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Putting Australia on Asia's dance card

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COMMENTS

23 January 2012 18:02

Rawdon Dalrymple is a former Australian ambassador to Indonesia, the US and Japan.

Stephen Grenville has had more than forty years of engagement with Asia starting with his embassy posting in Jakarta in 1968. He has also been a Deputy Governor of the RBA and has more recently advised Indonesian authorities on economic and financial policy. His disappointment and frustration with Australia's failure to respond in depth to the vast changes in the region deserves respect and attention.

Grenville's latest posting (Oz still a wallflower at Asia's party) is triggered by discussion of the implications of developments in our US alliance. He starts from the position that 'No serious commentator is suggesting that Australia should focus on Asia to the exclusion (or even downgrading) of our US relationship'.

But the very brief account of US policy in the region which follows seems to me rather partial. A fuller treatment would take into account, for example, the US leadership of and large contribution to the Indonesian rescue (then IGGI) in 1966, the setting up of the Asian Development Bank (in both initiatives the US got Japan for the first time to take the lead role), as well as the International Rice Research Institute and the 'miracle rice' revolution.

In a more immediately Australian context our much celebrated East Timor operation leading the international intervention would hardly have been possible without US equipment and might have ended badly had not the then US Secretary of Defense Bill Cohen gone to Jakarta and explained that if General Wiranto and his 25,000 troops just over the border in West Timor interfered with the small Australian contingent they would have to reckon with the US force standing offshore.

I think the idea of Australia acting as a bridge between the US and Asia has always been unrealistic and anyway almost irrelevant to the main issue Grenville identifies: the lack of depth in Australia's own engagement with the region.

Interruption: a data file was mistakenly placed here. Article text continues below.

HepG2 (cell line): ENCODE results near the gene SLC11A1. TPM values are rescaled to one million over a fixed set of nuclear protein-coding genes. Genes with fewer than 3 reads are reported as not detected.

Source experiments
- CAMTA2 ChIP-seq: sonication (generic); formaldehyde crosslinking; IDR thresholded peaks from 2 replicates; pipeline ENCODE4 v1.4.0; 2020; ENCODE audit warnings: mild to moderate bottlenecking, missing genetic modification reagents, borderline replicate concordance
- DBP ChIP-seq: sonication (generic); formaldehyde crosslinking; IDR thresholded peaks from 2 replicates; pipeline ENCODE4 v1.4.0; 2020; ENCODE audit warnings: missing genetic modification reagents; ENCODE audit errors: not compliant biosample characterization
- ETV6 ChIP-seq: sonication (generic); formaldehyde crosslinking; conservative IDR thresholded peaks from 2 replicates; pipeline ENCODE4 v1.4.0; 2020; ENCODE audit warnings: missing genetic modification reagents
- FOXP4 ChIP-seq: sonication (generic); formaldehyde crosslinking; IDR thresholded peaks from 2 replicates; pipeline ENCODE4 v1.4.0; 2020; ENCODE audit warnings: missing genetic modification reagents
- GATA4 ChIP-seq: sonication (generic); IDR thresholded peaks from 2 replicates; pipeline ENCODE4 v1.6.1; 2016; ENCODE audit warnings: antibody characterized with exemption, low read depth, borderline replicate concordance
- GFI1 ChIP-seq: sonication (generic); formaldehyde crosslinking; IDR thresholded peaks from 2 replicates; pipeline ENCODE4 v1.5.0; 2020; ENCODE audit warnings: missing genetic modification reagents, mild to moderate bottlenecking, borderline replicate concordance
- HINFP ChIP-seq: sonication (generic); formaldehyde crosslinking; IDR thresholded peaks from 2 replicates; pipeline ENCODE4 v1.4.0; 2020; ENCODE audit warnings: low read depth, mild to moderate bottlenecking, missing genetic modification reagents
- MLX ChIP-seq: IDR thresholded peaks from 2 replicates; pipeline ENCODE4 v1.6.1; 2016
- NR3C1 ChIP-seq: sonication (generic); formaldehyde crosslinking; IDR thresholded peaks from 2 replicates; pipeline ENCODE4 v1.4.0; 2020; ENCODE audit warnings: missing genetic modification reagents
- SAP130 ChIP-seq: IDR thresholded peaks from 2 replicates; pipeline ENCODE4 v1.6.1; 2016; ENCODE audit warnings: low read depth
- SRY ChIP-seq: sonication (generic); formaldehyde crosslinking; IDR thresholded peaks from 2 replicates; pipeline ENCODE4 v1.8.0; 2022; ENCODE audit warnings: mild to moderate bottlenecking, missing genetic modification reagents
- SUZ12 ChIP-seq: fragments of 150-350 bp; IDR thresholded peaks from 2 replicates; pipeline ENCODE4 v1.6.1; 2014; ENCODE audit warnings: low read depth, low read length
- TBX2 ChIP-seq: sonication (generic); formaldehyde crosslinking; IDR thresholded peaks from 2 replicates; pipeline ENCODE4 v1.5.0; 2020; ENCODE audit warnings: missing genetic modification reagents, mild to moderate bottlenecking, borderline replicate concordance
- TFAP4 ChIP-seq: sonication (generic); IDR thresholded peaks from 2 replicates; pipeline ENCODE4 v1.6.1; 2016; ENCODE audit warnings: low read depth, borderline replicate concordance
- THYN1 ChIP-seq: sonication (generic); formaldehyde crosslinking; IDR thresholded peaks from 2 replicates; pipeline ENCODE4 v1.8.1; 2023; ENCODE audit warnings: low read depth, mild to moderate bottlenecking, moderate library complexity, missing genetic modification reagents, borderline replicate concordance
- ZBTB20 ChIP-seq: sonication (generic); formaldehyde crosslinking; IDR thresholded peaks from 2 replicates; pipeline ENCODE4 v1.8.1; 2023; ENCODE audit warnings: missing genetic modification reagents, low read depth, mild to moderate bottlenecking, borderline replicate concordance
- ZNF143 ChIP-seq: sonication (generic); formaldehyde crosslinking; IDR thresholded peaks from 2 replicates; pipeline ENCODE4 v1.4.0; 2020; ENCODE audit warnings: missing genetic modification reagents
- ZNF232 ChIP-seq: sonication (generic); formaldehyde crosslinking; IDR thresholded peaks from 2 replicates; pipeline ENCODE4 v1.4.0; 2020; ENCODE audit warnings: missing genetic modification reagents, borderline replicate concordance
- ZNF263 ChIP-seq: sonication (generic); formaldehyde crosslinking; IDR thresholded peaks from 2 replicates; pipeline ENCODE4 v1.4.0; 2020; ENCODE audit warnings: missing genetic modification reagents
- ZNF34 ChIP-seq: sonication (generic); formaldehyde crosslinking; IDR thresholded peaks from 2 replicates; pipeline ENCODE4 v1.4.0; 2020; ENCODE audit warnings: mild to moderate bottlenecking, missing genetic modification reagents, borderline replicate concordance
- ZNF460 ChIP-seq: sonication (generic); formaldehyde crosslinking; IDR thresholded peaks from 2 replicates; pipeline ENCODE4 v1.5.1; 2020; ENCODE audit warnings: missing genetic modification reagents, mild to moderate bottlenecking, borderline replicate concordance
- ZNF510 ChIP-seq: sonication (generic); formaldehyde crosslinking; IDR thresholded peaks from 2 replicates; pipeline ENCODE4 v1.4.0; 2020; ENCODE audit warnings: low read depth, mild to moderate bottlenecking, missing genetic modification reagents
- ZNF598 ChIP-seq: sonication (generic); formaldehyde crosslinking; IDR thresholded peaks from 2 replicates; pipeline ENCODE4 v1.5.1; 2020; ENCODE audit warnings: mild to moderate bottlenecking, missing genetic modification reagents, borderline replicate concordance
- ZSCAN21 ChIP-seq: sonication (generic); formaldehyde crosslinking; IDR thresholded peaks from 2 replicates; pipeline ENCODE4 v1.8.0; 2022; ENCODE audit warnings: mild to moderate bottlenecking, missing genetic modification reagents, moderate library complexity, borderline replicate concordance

Indeed, as he mentions, important elements of that engagement have even diminished in recent times. Of course the relationship with China has burgeoned with the resources boom, Chinese investment here and efforts by both sides to seek fuller and more sympathetic understanding. But the relationship with Japan has probably slipped back a little and our capabilities in relation to the whole region from north to south (two billion-plus people and perhaps more than half the global economy) has not increased.

Why are Asian languages, history etc less studied here now than twenty years ago? Why is there still so little Australian export business from Australia to those countries not requiring our iron ore, coal etc? And so little Australian investment? Grenville asks these questions and others, like the relative paucity of Asian coverage in our media.

At one level, the answer is easy: for 90% of Australians these countries, their languages, cultures and histories are much more foreign than those of Europe and the Americas. Despite geography, they are less accessible.

Why have the necessary steps not been taken to overcome these obstacles? It has not been for lack of trying by major institutions such as the Australian National University and relevant parts of other universities, some elements of the federal government and of state governments. We have had some prime ministers and foreign ministers who appeared genuinely interested and what is now DFAT has been on the job for a long time now (its present Secretary was Head of the Political Section in the Australian Embassy in Jakarta in the early 1980s). But DFAT's resources have been cut back further and further and the information and cultural capacities slashed. Only the consular services (which attract public attention and where ministers want at all costs to avoid vulnerability) are fairly adequately funded.

In times of stringency, governments are unlikely to make expensive efforts in the face of public apathy. Nor can government in Australia do much to alleviate the often rather squalid image of Australia generated by some of our tourism to places like Bali and Phuket. What we need is a major national soul-search on the relationship with Asia. Good luck to you, Dr Henry!

Photo by Flickr user mikaku.

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